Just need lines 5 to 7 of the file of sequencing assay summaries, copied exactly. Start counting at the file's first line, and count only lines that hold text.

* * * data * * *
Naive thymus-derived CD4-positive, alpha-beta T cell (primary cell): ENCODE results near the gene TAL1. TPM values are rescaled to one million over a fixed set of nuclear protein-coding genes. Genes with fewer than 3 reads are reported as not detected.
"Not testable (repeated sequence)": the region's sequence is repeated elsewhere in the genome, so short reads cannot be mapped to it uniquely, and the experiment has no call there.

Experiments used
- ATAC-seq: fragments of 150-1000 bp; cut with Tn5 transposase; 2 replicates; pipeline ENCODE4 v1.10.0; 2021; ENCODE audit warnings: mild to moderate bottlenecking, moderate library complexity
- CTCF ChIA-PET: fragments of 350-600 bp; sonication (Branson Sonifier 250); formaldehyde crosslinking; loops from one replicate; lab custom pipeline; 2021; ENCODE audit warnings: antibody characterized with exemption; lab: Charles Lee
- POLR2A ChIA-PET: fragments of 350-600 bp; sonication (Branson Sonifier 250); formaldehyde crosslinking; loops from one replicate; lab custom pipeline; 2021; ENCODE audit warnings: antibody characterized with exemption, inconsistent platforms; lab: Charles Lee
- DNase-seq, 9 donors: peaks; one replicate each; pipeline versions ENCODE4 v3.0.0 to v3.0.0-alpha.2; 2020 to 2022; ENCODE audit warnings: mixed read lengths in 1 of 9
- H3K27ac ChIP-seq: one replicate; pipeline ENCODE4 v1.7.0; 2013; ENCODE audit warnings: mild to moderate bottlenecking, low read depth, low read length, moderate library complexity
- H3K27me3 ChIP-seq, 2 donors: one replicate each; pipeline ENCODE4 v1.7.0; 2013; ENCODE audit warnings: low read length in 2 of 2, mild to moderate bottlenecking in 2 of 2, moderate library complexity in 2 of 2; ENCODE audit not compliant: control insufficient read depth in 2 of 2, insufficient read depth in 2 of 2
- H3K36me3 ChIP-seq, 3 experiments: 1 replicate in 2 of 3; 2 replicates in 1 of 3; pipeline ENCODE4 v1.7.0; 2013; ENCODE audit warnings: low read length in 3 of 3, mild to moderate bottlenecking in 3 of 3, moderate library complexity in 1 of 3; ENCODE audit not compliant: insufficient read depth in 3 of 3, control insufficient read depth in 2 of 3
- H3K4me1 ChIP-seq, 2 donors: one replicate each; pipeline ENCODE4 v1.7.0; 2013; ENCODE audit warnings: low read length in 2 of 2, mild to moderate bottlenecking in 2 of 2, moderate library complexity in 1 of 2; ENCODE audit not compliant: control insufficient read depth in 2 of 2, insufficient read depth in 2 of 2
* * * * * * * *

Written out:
- CTCF ChIA-PET: fragments of 350-600 bp; sonication (Branson Sonifier 250); formaldehyde crosslinking; loops from one replicate; lab custom pipeline; 2021; ENCODE audit warnings: antibody characterized with exemption; lab: Charles Lee
- POLR2A ChIA-PET: fragments of 350-600 bp; sonication (Branson Sonifier 250); formaldehyde crosslinking; loops from one replicate; lab custom pipeline; 2021; ENCODE audit warnings: antibody characterized with exemption, inconsistent platforms; lab: Charles Lee
- DNase-seq, 9 donors: peaks; one replicate each; pipeline versions ENCODE4 v3.0.0 to v3.0.0-alpha.2; 2020 to 2022; ENCODE audit warnings: mixed read lengths in 1 of 9